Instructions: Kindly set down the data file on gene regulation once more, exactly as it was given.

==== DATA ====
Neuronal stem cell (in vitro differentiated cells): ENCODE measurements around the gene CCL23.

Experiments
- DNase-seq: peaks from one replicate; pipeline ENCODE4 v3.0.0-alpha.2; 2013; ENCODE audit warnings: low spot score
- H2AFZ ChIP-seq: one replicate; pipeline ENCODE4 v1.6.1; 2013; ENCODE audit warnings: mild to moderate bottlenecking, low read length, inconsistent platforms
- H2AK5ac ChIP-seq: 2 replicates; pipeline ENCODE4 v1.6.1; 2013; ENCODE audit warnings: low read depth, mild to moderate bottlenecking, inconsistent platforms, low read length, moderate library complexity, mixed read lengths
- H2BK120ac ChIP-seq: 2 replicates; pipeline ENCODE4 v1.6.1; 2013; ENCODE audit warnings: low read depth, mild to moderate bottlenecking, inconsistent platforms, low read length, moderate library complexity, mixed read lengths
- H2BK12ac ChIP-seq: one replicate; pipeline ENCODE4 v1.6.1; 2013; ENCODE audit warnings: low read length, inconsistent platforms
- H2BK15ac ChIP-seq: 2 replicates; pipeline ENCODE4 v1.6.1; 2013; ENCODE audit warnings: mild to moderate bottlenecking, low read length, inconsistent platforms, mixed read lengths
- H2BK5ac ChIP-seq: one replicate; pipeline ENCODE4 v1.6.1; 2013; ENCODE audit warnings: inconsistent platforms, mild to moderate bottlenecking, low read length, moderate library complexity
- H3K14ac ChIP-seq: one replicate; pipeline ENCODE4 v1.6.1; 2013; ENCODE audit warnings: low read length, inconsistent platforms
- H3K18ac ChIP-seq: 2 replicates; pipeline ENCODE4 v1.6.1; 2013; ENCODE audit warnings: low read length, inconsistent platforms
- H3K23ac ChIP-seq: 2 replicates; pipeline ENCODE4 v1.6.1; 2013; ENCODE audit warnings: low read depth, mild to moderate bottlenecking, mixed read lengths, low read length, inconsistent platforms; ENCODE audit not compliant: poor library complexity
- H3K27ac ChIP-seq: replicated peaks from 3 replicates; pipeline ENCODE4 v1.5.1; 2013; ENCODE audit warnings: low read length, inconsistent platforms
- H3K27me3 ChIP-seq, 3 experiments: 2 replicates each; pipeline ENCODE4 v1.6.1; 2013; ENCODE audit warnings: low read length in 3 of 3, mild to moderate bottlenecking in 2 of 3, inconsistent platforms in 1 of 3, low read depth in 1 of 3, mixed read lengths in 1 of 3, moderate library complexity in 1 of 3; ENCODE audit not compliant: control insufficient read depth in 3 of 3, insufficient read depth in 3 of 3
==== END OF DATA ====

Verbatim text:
Neuronal stem cell (in vitro differentiated cells): ENCODE measurements around the gene CCL23.

Experiments
- DNase-seq: peaks from one replicate; pipeline ENCODE4 v3.0.0-alpha.2; 2013; ENCODE audit warnings: low spot score
- H2AFZ ChIP-seq: one replicate; pipeline ENCODE4 v1.6.1; 2013; ENCODE audit warnings: mild to moderate bottlenecking, low read length, inconsistent platforms
- H2AK5ac ChIP-seq: 2 replicates; pipeline ENCODE4 v1.6.1; 2013; ENCODE audit warnings: low read depth, mild to moderate bottlenecking, inconsistent platforms, low read length, moderate library complexity, mixed read lengths
- H2BK120ac ChIP-seq: 2 replicates; pipeline ENCODE4 v1.6.1; 2013; ENCODE audit warnings: low read depth, mild to moderate bottlenecking, inconsistent platforms, low read length, moderate library complexity, mixed read lengths
- H2BK12ac ChIP-seq: one replicate; pipeline ENCODE4 v1.6.1; 2013; ENCODE audit warnings: low read length, inconsistent platforms
- H2BK15ac ChIP-seq: 2 replicates; pipeline ENCODE4 v1.6.1; 2013; ENCODE audit warnings: mild to moderate bottlenecking, low read length, inconsistent platforms, mixed read lengths
- H2BK5ac ChIP-seq: one replicate; pipeline ENCODE4 v1.6.1; 2013; ENCODE audit warnings: inconsistent platforms, mild to moderate bottlenecking, low read length, moderate library complexity
- H3K14ac ChIP-seq: one replicate; pipeline ENCODE4 v1.6.1; 2013; ENCODE audit warnings: low read length, inconsistent platforms
- H3K18ac ChIP-seq: 2 replicates; pipeline ENCODE4 v1.6.1; 2013; ENCODE audit warnings: low read length, inconsistent platforms
- H3K23ac ChIP-seq: 2 replicates; pipeline ENCODE4 v1.6.1; 2013; ENCODE audit warnings: low read depth, mild to moderate bottlenecking, mixed read lengths, low read length, inconsistent platforms; ENCODE audit not compliant: poor library complexity
- H3K27ac ChIP-seq: replicated peaks from 3 replicates; pipeline ENCODE4 v1.5.1; 2013; ENCODE audit warnings: low read length, inconsistent platforms
- H3K27me3 ChIP-seq, 3 experiments: 2 replicates each; pipeline ENCODE4 v1.6.1; 2013; ENCODE audit warnings: low read length in 3 of 3, mild to moderate bottlenecking in 2 of 3, inconsistent platforms in 1 of 3, low read depth in 1 of 3, mixed read lengths in 1 of 3, moderate library complexity in 1 of 3; ENCODE audit not compliant: control insufficient read depth in 3 of 3, insufficient read depth in 3 of 3